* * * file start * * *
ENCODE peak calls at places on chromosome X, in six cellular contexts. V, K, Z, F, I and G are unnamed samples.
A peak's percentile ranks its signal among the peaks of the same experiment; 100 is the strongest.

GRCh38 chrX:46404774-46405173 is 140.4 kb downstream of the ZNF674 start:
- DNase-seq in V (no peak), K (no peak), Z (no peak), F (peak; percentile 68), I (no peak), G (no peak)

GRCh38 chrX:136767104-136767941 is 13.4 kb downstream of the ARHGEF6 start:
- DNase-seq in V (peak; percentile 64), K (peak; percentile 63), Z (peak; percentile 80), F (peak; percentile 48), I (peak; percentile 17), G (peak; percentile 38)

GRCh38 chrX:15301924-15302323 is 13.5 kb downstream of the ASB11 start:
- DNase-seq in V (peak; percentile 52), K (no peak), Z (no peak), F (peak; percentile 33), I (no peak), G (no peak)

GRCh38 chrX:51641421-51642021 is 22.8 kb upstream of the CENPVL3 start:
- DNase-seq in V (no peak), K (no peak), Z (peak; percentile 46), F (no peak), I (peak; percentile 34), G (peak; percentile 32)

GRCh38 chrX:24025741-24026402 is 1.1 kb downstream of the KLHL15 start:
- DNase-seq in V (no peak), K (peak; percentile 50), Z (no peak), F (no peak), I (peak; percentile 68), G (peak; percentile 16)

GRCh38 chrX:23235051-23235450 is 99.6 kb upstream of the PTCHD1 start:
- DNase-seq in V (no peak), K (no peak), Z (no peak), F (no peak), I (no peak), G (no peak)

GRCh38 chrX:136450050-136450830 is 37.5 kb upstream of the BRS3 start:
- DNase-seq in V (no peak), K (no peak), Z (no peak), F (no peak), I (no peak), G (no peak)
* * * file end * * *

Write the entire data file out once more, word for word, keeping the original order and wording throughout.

ENCODE peak calls at places on chromosome X, in six cellular contexts. V, K, Z, F, I and G are unnamed samples.
A peak's percentile ranks its signal among the peaks of the same experiment; 100 is the strongest.

GRCh38 chrX:46404774-46405173 is 140.4 kb downstream of the ZNF674 start:
- DNase-seq in V (no peak), K (no peak), Z (no peak), F (peak; percentile 68), I (no peak), G (no peak)

GRCh38 chrX:136767104-136767941 is 13.4 kb downstream of the ARHGEF6 start:
- DNase-seq in V (peak; percentile 64), K (peak; percentile 63), Z (peak; percentile 80), F (peak; percentile 48), I (peak; percentile 17), G (peak; percentile 38)

GRCh38 chrX:15301924-15302323 is 13.5 kb downstream of the ASB11 start:
- DNase-seq in V (peak; percentile 52), K (no peak), Z (no peak), F (peak; percentile 33), I (no peak), G (no peak)

GRCh38 chrX:51641421-51642021 is 22.8 kb upstream of the CENPVL3 start:
- DNase-seq in V (no peak), K (no peak), Z (peak; percentile 46), F (no peak), I (peak; percentile 34), G (peak; percentile 32)

GRCh38 chrX:24025741-24026402 is 1.1 kb downstream of the KLHL15 start:
- DNase-seq in V (no peak), K (peak; percentile 50), Z (no peak), F (no peak), I (peak; percentile 68), G (peak; percentile 16)

GRCh38 chrX:23235051-23235450 is 99.6 kb upstream of the PTCHD1 start:
- DNase-seq in V (no peak), K (no peak), Z (no peak), F (no peak), I (no peak), G (no peak)

GRCh38 chrX:136450050-136450830 is 37.5 kb upstream of the BRS3 start:
- DNase-seq in V (no peak), K (no peak), Z (no peak), F (no peak), I (no peak), G (no peak)